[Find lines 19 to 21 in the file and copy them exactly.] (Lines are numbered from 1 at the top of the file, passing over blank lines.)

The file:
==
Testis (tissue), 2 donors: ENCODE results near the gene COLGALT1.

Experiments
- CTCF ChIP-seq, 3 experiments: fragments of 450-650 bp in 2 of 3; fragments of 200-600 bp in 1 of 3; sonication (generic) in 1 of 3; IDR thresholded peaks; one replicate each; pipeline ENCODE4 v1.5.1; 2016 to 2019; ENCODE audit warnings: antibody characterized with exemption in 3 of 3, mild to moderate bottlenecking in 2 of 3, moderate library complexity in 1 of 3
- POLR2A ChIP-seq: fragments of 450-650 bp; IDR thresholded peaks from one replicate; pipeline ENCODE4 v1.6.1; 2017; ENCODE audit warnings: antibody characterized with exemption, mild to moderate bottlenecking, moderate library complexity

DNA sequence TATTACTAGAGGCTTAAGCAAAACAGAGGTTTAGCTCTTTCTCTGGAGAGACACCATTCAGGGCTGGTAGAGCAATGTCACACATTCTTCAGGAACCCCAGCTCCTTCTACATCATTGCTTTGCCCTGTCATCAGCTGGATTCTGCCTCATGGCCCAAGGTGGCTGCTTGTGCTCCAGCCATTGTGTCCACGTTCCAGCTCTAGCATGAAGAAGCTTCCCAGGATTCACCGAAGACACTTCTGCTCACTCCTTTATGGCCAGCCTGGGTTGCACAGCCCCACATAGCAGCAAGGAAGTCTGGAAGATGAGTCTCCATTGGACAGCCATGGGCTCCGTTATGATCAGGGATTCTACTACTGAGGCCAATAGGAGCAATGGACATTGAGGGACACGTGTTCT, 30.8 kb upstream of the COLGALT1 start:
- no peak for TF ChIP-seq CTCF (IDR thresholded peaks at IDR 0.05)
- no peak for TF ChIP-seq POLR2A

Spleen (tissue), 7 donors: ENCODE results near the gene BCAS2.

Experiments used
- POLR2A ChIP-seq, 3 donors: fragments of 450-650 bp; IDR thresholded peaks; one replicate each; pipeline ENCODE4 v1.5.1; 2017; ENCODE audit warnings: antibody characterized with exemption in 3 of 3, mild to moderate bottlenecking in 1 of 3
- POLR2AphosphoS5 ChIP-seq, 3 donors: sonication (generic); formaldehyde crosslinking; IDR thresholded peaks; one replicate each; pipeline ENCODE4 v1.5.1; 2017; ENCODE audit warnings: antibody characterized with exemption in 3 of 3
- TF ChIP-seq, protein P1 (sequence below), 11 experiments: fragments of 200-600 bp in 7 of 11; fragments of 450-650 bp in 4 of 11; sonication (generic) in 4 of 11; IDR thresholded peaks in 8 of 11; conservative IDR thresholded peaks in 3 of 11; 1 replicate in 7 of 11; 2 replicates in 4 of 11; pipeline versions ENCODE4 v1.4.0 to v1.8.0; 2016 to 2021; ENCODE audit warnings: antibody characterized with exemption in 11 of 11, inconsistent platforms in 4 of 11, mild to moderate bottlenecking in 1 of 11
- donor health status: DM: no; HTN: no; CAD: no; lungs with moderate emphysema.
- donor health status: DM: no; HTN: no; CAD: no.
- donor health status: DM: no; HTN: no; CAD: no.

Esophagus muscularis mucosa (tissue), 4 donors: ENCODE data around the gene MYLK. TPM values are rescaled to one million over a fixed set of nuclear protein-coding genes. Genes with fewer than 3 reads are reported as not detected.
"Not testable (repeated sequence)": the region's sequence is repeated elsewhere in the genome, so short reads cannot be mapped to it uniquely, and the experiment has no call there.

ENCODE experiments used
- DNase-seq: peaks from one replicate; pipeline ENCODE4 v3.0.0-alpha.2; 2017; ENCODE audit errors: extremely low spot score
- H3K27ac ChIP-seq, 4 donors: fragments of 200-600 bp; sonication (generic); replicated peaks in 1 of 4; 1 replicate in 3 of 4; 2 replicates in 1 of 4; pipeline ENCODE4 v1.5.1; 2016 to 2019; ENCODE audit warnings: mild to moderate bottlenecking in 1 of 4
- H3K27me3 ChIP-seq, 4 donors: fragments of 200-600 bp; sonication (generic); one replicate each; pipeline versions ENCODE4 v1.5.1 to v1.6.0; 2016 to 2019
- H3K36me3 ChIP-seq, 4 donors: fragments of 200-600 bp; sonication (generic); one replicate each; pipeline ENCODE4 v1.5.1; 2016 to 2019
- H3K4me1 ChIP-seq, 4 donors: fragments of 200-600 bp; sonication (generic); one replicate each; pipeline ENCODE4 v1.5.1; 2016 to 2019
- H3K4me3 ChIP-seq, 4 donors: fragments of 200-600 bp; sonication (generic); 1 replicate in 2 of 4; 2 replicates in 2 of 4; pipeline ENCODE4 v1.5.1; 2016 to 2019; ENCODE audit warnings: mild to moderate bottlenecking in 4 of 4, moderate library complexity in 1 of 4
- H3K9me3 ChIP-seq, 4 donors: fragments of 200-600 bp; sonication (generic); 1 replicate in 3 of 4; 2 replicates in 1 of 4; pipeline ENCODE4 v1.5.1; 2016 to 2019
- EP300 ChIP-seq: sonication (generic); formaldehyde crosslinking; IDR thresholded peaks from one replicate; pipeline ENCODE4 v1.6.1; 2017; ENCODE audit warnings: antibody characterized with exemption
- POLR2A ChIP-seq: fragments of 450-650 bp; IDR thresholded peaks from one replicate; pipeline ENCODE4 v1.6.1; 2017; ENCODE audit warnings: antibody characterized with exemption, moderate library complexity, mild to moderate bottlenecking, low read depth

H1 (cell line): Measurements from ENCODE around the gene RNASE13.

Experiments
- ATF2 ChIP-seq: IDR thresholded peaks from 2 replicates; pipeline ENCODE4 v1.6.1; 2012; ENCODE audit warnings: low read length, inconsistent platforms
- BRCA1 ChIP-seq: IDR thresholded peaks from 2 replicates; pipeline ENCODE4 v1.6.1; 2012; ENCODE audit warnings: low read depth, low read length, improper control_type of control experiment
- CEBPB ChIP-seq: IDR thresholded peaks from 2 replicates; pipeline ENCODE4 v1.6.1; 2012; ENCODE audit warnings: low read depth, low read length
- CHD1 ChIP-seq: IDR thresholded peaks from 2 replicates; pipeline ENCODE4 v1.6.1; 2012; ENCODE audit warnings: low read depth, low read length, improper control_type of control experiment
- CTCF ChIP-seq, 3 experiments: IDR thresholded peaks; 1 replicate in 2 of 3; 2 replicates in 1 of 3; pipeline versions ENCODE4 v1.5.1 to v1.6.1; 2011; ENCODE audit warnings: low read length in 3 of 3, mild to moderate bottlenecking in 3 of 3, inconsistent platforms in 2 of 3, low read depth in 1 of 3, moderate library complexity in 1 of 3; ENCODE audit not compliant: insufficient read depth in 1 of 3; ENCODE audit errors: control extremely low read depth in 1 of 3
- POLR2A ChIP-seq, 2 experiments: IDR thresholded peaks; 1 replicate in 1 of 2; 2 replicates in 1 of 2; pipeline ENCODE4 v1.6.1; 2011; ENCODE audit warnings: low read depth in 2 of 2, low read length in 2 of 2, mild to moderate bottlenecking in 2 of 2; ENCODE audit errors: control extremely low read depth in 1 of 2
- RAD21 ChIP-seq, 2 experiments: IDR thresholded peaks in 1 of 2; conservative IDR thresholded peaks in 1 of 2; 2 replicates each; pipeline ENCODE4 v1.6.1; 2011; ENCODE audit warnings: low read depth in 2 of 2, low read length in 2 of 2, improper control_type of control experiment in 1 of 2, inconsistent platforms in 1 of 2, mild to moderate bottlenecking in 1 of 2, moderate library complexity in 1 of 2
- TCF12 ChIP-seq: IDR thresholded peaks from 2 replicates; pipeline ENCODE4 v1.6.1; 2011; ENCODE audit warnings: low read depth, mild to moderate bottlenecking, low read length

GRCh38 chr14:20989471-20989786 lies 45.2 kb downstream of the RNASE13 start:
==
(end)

- DNase-seq: peaks from one replicate; pipeline ENCODE4 v3.0.0-alpha.2; 2017; ENCODE audit errors: extremely low spot score
- H3K27ac ChIP-seq, 4 donors: fragments of 200-600 bp; sonication (generic); replicated peaks in 1 of 4; 1 replicate in 3 of 4; 2 replicates in 1 of 4; pipeline ENCODE4 v1.5.1; 2016 to 2019; ENCODE audit warnings: mild to moderate bottlenecking in 1 of 4
- H3K27me3 ChIP-seq, 4 donors: fragments of 200-600 bp; sonication (generic); one replicate each; pipeline versions ENCODE4 v1.5.1 to v1.6.0; 2016 to 2019